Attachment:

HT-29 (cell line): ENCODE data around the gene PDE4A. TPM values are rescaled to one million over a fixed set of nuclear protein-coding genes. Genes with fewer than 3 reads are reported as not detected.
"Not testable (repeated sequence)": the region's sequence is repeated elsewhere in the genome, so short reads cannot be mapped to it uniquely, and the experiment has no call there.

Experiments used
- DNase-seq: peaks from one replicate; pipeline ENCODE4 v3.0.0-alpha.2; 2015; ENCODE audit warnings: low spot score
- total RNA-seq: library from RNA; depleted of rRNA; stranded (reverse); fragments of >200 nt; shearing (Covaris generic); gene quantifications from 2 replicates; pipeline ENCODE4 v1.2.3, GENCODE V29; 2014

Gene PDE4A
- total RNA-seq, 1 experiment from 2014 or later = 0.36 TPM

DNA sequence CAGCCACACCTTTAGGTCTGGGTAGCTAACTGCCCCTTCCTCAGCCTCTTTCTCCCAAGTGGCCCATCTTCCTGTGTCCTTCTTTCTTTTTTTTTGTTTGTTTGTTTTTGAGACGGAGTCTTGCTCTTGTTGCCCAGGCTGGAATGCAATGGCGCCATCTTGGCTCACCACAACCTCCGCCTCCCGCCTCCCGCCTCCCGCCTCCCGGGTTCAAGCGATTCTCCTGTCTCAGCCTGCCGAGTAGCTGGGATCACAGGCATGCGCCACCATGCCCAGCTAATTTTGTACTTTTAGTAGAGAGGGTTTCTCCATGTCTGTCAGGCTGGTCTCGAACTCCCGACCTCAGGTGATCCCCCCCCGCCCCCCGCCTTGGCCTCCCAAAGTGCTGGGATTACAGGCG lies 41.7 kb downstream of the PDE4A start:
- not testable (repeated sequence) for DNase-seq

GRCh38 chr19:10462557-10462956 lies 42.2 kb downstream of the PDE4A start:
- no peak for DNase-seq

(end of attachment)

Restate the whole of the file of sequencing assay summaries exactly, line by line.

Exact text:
HT-29 (cell line): ENCODE data around the gene PDE4A. TPM values are rescaled to one million over a fixed set of nuclear protein-coding genes. Genes with fewer than 3 reads are reported as not detected.
"Not testable (repeated sequence)": the region's sequence is repeated elsewhere in the genome, so short reads cannot be mapped to it uniquely, and the experiment has no call there.

Experiments used
- DNase-seq: peaks from one replicate; pipeline ENCODE4 v3.0.0-alpha.2; 2015; ENCODE audit warnings: low spot score
- total RNA-seq: library from RNA; depleted of rRNA; stranded (reverse); fragments of >200 nt; shearing (Covaris generic); gene quantifications from 2 replicates; pipeline ENCODE4 v1.2.3, GENCODE V29; 2014

Gene PDE4A
- total RNA-seq, 1 experiment from 2014 or later = 0.36 TPM

DNA sequence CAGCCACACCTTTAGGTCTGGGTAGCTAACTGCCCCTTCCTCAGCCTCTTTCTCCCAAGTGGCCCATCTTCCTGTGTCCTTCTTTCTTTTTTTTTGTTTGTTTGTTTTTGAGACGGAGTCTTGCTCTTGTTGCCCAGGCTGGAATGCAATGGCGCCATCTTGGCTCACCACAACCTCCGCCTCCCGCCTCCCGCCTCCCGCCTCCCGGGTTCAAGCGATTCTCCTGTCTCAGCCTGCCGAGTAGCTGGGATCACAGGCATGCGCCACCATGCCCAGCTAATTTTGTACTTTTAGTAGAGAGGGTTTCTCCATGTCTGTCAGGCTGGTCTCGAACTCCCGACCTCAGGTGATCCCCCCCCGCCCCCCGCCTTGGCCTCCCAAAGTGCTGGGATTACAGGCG lies 41.7 kb downstream of the PDE4A start:
- not testable (repeated sequence) for DNase-seq

GRCh38 chr19:10462557-10462956 lies 42.2 kb downstream of the PDE4A start:
- no peak for DNase-seq